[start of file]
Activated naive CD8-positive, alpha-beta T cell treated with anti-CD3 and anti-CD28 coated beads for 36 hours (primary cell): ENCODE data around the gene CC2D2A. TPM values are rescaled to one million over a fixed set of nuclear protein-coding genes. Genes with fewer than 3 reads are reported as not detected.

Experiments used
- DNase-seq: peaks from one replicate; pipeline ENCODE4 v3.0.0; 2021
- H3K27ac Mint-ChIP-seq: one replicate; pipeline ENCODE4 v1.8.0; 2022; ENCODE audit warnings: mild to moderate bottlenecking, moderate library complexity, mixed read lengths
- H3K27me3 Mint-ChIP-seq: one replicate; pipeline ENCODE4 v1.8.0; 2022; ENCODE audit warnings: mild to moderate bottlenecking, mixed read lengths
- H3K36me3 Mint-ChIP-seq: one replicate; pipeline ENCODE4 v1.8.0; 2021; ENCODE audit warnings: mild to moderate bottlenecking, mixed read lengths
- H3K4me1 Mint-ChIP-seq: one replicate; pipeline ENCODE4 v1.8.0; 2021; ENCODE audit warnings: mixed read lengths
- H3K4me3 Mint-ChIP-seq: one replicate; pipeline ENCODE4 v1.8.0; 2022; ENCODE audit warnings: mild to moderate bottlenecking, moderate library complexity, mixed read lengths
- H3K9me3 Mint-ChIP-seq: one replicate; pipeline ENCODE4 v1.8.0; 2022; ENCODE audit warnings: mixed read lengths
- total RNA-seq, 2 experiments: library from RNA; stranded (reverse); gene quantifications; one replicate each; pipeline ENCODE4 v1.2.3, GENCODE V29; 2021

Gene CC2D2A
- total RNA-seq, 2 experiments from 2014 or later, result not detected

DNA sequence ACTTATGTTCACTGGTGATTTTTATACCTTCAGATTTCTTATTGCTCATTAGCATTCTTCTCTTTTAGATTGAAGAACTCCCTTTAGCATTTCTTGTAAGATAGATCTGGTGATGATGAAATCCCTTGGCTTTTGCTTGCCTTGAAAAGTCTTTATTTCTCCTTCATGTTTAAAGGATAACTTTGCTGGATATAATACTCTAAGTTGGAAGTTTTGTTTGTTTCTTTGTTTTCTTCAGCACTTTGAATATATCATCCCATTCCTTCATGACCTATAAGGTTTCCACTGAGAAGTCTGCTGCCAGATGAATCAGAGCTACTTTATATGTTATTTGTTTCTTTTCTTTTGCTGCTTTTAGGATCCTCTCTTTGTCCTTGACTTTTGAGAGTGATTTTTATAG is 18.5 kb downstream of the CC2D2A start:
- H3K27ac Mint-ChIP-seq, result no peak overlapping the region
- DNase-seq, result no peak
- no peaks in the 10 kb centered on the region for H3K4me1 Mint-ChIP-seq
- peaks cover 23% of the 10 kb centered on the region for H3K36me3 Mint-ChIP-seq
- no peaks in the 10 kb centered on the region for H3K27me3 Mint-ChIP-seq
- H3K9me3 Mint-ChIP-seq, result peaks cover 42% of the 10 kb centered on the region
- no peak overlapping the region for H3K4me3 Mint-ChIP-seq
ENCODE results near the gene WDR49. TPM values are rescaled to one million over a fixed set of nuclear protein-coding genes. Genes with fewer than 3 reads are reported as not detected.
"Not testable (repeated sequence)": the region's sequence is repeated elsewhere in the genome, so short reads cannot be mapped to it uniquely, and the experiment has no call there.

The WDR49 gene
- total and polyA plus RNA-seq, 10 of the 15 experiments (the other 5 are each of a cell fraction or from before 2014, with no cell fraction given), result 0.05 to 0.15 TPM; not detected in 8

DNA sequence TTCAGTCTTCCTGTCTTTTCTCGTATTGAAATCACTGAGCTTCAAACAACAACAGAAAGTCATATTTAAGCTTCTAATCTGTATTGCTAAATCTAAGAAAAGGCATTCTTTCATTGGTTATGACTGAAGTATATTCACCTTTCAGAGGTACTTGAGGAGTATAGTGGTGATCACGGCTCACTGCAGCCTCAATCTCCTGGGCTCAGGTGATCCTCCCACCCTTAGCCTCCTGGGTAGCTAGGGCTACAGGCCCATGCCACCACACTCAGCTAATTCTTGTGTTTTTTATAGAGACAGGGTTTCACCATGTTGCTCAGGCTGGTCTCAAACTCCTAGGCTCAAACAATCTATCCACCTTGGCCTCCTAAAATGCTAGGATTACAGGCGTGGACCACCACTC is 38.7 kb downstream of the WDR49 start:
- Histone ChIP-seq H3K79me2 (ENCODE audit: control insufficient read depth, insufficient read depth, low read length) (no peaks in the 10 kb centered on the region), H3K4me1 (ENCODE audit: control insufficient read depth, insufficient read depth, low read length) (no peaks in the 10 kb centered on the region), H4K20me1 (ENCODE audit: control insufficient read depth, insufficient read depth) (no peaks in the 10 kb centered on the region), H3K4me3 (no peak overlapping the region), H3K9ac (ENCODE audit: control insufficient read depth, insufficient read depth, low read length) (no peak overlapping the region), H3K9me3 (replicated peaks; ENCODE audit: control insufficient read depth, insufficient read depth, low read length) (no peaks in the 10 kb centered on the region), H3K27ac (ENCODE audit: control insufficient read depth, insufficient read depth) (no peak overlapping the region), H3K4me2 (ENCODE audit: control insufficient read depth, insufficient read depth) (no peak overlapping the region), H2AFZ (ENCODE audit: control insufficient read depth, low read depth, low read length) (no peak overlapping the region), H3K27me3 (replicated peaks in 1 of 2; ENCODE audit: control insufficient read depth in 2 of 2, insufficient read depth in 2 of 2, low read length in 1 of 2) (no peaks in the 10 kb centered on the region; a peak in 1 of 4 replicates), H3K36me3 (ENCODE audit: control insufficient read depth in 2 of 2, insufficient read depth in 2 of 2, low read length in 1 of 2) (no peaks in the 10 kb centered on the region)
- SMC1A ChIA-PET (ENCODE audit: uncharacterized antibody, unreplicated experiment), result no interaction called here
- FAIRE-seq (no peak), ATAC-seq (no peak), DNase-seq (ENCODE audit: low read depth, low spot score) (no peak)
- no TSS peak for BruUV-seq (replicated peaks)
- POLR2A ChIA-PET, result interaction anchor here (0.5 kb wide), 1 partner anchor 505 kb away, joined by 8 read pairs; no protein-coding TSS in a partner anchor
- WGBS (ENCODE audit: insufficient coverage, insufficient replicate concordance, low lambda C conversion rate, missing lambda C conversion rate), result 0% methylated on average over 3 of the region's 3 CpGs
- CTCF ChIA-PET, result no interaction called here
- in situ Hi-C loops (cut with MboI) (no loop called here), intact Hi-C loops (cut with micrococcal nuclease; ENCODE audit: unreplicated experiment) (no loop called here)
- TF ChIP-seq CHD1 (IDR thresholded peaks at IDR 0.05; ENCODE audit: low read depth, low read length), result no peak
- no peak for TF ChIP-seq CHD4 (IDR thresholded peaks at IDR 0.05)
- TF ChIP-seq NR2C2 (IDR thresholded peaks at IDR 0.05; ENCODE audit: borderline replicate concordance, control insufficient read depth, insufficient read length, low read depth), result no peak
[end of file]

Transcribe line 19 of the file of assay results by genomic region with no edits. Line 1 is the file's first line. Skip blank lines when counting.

- H3K9me3 Mint-ChIP-seq, result peaks cover 42% of the 10 kb centered on the region